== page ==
If you develop a mild case of diverticulitis, drink water, broth, and no-pulp fruit juices at first. Some doctors recommend a liquid-only diet, but you may be able to eat low-fiber foods as tolerated. A low-fiber diet may relieve abdominal pain by reducing stool frequency.

Low-fiber foods include:

  • Baked, broiled or poached fish or chicken
  • Fruit with peel removed
  • Low-fiber cereal
  • Low-lactose dairy products or dairy alternatives
  • Refined grains like white bread, rice and pasta
  • Vegetables that are peeled and cooked

After 2 to 4 days of a low-fiber diet, gradually increase the amount of fiber in your diet. Aim for 5 to 15 grams of fiber a day until you reach the recommended amount of about 25 to 30 grams of daily dietary fiber. Dietary fiber reduces the risk of diverticulitis. Whole grains, fruits and vegetables are examples of dietary fiber.

Severe diverticulitis flare

Diet tips for a more severe flare of diverticulitis are different. You may not be able to eat or drink anything for several days. In those cases, hospitalization is necessary. To avoid dehydration, you will receive fluids (and antibiotics) intravenously. When you are well enough to go home, your care team will give you specific diet and nutrition instructions.

As with mild flares, you will gradually increase the amount of fiber in your diet.

How do you diagnose diverticulitis?

To diagnose diverticulitis, your doctor will ask about your symptoms, your health history, and any medications and supplements you take. During a physical exam, your doctor will likely check your abdomen to see if you have tenderness. A digital rectal exam is a screening exam your doctor may use to check for pain, masses, rectal bleeding and other problems.

These tests can also determine if you have diverticulitis:

  • Barium enema: This X-ray procedure examines your colon. After a barium mixture is slowly instilled into the colon, a radiologic technologist takes a series of X-rays. A barium enema is a lower GI (gastrointestinal tract) series.
  • Blood tests. A high white blood cell count is a sign of infection.
  • Colonoscopy: This imaging procedure examines the lining of your colon and rectum using a thin, flexible instrument called a colonoscope. The camera on the colonoscope transmits pictures of the inside of your colon to a video screen.
  • CT (computed tomography) scan: This imaging test uses X-rays and a computer to make layered images of a body area, in this case your colon. CT scans provide more detail than regular X-rays.
  • Video capsule endoscopy: With this noninvasive imaging test, you swallow a vitamin-sized capsule that contains a camera. The camera takes photos as it travels through your digestive tract including images of the colon wall.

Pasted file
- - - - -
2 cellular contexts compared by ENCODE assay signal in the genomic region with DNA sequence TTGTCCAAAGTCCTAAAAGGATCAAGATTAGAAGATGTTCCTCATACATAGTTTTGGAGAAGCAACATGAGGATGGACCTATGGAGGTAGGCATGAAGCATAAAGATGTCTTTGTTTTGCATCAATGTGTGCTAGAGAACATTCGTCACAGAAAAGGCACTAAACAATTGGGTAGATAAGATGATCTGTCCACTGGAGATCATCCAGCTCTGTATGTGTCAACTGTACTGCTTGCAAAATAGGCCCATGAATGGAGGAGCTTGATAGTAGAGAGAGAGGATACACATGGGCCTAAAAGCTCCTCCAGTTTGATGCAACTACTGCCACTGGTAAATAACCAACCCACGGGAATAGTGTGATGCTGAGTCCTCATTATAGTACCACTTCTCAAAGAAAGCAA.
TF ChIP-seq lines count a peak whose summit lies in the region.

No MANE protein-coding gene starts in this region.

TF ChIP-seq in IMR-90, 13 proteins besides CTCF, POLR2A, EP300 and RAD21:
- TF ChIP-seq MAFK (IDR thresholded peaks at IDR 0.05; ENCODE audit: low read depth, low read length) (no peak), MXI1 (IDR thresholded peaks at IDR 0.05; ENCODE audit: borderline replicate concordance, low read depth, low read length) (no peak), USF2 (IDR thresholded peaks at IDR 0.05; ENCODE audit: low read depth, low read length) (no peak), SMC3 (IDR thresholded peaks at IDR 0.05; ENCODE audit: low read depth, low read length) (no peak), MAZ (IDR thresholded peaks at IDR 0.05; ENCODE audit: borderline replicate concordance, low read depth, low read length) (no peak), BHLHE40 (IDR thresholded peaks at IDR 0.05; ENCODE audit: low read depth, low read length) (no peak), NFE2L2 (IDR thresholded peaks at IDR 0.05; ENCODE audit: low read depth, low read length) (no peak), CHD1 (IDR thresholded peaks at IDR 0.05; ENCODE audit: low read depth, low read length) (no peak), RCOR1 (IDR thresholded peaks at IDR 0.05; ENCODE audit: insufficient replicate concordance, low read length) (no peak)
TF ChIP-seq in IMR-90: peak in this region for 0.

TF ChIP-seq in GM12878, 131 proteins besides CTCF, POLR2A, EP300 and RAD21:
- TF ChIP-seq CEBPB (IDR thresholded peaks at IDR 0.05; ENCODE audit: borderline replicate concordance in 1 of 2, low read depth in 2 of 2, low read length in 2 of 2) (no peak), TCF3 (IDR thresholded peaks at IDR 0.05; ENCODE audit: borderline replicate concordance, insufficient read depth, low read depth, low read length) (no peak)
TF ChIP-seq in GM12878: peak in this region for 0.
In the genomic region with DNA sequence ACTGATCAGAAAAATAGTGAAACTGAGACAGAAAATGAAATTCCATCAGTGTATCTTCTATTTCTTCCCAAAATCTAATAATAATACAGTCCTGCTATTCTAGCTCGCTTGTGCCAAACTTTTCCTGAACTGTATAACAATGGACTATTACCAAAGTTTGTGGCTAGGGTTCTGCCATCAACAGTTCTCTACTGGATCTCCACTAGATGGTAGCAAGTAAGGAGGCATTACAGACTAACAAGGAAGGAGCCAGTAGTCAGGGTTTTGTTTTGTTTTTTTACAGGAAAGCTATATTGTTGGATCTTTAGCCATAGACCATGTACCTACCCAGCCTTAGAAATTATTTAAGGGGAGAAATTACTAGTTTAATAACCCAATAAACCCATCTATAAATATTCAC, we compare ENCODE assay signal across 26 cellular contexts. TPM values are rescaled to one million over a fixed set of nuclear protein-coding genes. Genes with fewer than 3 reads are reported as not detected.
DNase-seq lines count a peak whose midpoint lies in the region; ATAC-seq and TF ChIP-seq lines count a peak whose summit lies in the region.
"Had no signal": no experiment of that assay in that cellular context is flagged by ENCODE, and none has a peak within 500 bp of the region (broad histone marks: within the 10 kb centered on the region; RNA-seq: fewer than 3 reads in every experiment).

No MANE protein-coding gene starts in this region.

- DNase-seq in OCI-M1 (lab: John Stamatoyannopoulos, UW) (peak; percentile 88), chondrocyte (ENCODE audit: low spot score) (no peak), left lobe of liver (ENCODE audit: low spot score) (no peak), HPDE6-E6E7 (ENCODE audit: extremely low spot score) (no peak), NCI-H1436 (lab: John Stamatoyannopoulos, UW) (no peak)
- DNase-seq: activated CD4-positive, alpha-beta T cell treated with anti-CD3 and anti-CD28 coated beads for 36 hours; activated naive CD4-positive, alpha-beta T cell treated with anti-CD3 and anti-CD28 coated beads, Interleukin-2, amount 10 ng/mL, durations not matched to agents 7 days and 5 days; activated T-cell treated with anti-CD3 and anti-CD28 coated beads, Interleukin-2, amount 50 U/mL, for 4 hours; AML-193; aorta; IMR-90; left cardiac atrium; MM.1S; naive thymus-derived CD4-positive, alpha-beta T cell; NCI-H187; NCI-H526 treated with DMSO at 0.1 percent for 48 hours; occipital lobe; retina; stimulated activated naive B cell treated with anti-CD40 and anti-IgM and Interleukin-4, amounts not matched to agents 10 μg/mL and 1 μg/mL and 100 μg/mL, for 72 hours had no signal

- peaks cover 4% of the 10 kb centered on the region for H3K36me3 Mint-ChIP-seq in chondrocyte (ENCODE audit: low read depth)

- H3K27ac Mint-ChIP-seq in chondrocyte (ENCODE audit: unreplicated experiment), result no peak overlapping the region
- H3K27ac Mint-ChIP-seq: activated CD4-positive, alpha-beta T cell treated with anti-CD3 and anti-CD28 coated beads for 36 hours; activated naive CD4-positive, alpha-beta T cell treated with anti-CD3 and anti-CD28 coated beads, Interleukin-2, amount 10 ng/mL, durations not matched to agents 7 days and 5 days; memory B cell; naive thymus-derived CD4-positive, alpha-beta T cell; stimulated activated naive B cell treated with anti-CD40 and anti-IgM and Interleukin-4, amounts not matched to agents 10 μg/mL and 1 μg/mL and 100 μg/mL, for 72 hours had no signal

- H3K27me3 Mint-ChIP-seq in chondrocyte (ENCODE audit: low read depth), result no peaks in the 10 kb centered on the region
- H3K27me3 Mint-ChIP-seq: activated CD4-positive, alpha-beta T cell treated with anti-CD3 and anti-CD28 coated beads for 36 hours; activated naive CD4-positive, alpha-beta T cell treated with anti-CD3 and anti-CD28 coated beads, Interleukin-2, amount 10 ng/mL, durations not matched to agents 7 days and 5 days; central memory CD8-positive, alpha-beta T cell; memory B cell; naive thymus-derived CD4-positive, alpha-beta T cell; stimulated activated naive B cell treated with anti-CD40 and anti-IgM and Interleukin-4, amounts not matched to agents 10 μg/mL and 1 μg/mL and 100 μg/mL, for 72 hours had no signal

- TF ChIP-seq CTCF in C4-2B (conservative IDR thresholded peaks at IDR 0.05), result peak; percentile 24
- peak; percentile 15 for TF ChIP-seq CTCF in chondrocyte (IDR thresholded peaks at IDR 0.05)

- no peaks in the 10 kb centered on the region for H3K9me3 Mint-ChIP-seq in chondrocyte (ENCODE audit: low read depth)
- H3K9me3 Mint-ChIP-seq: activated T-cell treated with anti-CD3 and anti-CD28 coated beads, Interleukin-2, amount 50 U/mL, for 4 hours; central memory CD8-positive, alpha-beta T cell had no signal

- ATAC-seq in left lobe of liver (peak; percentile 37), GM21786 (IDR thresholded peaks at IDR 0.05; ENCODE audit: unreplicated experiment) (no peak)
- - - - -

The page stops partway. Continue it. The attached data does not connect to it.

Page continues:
How is diverticulitis treated?

For mild diverticulitis, the standard treatment is antibiotic therapy combined with a liquid diet. The liquid diet helps the intestine heal. Plus, you may not feel well enough to eat solid foods. If you do, eat small amounts of low-fiber foods, which will reduce stool frequency. After 2 to 5 days, you can gradually increase the amount of fiber in your diet. For these uncomplicated cases, your doctor may keep you at home during treatment.

Try these at-home remedies for diverticulitis:

  • Acetaminophen (Tylenol) for pain relief
  • Breathe slowly and as deeply as possible
  • Rest, which will promote healing throughout your body
  • Warm (not hot) heating pad on your belly for cramps and pain

For severe diverticulitis, treatment requires hospitalization due to the risk of complications. Do not consume anything by mouth. Treatment involves intravenous (IV) fluids and antibiotics, and possibly abscess drainage. If this treatment does not work, surgery may be necessary to remove the affected part of the colon or perform other procedures, such as repairing a fistula or tear in the bowel wall.

When is diverticulitis surgery necessary?

Diverticulitis surgery may be necessary if complications develop or if antibiotics cannot clear the infection or relieve diverticulitis symptoms (pain, fever, chills, nausea). Surgery may also be an option if you have had repeated uncomplicated attacks.

The types of surgeries that may be necessary include:

  • Colon resection, or colectomy, which involves removing a section of the large intestine. The doctor either connects the two ends or makes a stoma for a temporary colostomy bag.
  • Fistula repair, which is similar to colectomy, but also includes repair of the organ on the other side of the fistula—often a neighboring loop of bowel.
  • Abdominal surgery to clean the infection out of the abdominal cavity if peritonitis develops.

When should you see a doctor for diverticulitis?

You should see a doctor for any signs of diverticulitis due to the risk of life-threatening complications, such as spread of infection. If you have been recovering at home on your own or under a doctor’s care, follow up promptly with your doctor if:

  • Your fever does not subside with antibiotics.
  • Your symptoms worsen instead of improve.
  • You develop signs of peritonitis, including abdominal pain, bloating, loss of appetite, and inability to pass stool or even gas.

If you cannot reach your doctor or nurse, go to an urgent care or your hospital’s emergency department for medical care.